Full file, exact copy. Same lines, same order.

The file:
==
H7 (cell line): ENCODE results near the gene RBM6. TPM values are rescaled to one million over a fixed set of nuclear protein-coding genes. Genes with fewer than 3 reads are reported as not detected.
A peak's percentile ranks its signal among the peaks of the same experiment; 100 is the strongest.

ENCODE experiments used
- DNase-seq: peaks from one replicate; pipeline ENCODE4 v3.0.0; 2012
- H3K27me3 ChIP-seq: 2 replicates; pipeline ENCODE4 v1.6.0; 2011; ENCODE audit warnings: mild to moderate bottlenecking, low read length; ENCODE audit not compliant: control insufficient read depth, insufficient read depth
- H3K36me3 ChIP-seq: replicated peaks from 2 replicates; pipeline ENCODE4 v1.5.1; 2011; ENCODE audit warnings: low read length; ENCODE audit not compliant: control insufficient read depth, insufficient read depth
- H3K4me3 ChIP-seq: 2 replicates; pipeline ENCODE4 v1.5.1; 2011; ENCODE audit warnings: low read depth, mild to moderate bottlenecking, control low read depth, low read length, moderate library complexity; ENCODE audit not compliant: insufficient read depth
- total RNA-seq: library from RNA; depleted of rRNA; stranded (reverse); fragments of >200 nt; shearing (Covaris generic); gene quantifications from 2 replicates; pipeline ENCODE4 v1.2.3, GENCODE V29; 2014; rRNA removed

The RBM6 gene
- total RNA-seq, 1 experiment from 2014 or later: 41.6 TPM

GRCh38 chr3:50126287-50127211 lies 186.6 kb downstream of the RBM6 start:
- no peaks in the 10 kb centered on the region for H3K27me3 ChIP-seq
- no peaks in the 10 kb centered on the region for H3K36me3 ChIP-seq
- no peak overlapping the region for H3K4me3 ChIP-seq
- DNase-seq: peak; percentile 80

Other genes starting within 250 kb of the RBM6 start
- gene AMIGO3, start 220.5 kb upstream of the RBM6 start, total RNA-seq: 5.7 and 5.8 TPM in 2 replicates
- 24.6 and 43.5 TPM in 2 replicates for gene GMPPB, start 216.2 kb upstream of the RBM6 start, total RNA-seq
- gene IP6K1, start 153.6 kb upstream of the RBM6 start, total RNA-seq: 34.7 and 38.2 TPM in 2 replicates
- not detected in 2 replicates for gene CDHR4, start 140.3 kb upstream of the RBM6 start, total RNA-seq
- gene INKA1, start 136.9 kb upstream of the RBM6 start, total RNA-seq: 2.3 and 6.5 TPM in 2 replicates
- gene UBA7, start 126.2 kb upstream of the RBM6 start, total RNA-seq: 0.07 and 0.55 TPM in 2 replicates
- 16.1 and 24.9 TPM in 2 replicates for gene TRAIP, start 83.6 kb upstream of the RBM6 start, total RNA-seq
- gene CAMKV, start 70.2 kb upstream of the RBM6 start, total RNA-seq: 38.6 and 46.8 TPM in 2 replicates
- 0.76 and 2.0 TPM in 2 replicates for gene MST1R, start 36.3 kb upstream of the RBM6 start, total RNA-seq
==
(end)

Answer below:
H7 (cell line): ENCODE results near the gene RBM6. TPM values are rescaled to one million over a fixed set of nuclear protein-coding genes. Genes with fewer than 3 reads are reported as not detected.
A peak's percentile ranks its signal among the peaks of the same experiment; 100 is the strongest.

ENCODE experiments used
- DNase-seq: peaks from one replicate; pipeline ENCODE4 v3.0.0; 2012
- H3K27me3 ChIP-seq: 2 replicates; pipeline ENCODE4 v1.6.0; 2011; ENCODE audit warnings: mild to moderate bottlenecking, low read length; ENCODE audit not compliant: control insufficient read depth, insufficient read depth
- H3K36me3 ChIP-seq: replicated peaks from 2 replicates; pipeline ENCODE4 v1.5.1; 2011; ENCODE audit warnings: low read length; ENCODE audit not compliant: control insufficient read depth, insufficient read depth
- H3K4me3 ChIP-seq: 2 replicates; pipeline ENCODE4 v1.5.1; 2011; ENCODE audit warnings: low read depth, mild to moderate bottlenecking, control low read depth, low read length, moderate library complexity; ENCODE audit not compliant: insufficient read depth
- total RNA-seq: library from RNA; depleted of rRNA; stranded (reverse); fragments of >200 nt; shearing (Covaris generic); gene quantifications from 2 replicates; pipeline ENCODE4 v1.2.3, GENCODE V29; 2014; rRNA removed

The RBM6 gene
- total RNA-seq, 1 experiment from 2014 or later: 41.6 TPM

GRCh38 chr3:50126287-50127211 lies 186.6 kb downstream of the RBM6 start:
- no peaks in the 10 kb centered on the region for H3K27me3 ChIP-seq
- no peaks in the 10 kb centered on the region for H3K36me3 ChIP-seq
- no peak overlapping the region for H3K4me3 ChIP-seq
- DNase-seq: peak; percentile 80

Other genes starting within 250 kb of the RBM6 start
- gene AMIGO3, start 220.5 kb upstream of the RBM6 start, total RNA-seq: 5.7 and 5.8 TPM in 2 replicates
- 24.6 and 43.5 TPM in 2 replicates for gene GMPPB, start 216.2 kb upstream of the RBM6 start, total RNA-seq
- gene IP6K1, start 153.6 kb upstream of the RBM6 start, total RNA-seq: 34.7 and 38.2 TPM in 2 replicates
- not detected in 2 replicates for gene CDHR4, start 140.3 kb upstream of the RBM6 start, total RNA-seq
- gene INKA1, start 136.9 kb upstream of the RBM6 start, total RNA-seq: 2.3 and 6.5 TPM in 2 replicates
- gene UBA7, start 126.2 kb upstream of the RBM6 start, total RNA-seq: 0.07 and 0.55 TPM in 2 replicates
- 16.1 and 24.9 TPM in 2 replicates for gene TRAIP, start 83.6 kb upstream of the RBM6 start, total RNA-seq
- gene CAMKV, start 70.2 kb upstream of the RBM6 start, total RNA-seq: 38.6 and 46.8 TPM in 2 replicates
- 0.76 and 2.0 TPM in 2 replicates for gene MST1R, start 36.3 kb upstream of the RBM6 start, total RNA-seq